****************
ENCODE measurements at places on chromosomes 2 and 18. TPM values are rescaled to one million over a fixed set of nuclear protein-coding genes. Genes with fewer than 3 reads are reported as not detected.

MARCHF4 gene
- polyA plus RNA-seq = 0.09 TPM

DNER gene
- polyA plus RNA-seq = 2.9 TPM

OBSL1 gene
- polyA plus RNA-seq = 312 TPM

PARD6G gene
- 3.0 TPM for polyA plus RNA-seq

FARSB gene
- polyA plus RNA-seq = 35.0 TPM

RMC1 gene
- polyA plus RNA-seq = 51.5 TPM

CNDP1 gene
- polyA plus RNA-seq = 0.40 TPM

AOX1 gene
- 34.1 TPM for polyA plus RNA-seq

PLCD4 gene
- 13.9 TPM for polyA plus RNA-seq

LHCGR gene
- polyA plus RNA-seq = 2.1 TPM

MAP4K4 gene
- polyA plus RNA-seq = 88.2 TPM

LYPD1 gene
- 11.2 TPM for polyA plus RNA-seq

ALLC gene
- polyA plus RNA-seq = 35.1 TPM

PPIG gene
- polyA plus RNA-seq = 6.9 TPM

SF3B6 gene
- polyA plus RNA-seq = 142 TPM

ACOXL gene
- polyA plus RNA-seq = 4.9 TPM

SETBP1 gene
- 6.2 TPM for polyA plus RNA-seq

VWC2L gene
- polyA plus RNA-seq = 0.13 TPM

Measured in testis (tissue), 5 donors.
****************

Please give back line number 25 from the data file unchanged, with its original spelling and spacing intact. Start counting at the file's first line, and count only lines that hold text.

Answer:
- 11.2 TPM for polyA plus RNA-seq